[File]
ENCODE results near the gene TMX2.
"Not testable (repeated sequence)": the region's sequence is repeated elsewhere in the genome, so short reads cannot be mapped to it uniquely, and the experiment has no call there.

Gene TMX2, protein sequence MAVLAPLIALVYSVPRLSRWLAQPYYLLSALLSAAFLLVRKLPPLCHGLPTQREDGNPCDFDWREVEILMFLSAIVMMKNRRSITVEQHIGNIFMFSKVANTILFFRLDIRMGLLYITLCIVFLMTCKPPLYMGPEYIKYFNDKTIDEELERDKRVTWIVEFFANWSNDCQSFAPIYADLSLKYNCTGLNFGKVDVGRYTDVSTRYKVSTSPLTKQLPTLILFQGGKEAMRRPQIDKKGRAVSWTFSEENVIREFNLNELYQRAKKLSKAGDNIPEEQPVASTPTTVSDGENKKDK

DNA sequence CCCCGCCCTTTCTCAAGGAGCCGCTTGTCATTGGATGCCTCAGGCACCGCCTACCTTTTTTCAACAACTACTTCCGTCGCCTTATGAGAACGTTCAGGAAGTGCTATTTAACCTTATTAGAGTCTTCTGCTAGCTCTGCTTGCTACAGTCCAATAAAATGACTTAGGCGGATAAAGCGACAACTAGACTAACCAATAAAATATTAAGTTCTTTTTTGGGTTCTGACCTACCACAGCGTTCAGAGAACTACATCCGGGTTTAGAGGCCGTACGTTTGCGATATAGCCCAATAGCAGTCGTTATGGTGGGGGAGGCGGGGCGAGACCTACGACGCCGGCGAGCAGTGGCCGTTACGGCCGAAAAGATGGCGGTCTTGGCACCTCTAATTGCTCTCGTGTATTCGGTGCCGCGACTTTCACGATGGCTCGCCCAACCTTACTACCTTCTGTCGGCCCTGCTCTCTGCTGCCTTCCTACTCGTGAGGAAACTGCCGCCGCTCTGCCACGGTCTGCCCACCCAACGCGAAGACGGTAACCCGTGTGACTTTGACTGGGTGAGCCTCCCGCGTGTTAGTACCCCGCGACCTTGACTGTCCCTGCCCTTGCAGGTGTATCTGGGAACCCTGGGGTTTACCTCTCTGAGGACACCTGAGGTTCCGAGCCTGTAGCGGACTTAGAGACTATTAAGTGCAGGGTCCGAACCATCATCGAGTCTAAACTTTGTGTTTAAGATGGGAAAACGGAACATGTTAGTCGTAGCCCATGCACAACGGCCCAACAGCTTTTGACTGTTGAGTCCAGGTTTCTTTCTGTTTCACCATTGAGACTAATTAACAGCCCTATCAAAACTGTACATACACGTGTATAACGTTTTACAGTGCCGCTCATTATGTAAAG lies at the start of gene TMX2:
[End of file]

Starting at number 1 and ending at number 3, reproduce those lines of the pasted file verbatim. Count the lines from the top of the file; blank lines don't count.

ENCODE results near the gene TMX2.
"Not testable (repeated sequence)": the region's sequence is repeated elsewhere in the genome, so short reads cannot be mapped to it uniquely, and the experiment has no call there.

Gene TMX2, protein sequence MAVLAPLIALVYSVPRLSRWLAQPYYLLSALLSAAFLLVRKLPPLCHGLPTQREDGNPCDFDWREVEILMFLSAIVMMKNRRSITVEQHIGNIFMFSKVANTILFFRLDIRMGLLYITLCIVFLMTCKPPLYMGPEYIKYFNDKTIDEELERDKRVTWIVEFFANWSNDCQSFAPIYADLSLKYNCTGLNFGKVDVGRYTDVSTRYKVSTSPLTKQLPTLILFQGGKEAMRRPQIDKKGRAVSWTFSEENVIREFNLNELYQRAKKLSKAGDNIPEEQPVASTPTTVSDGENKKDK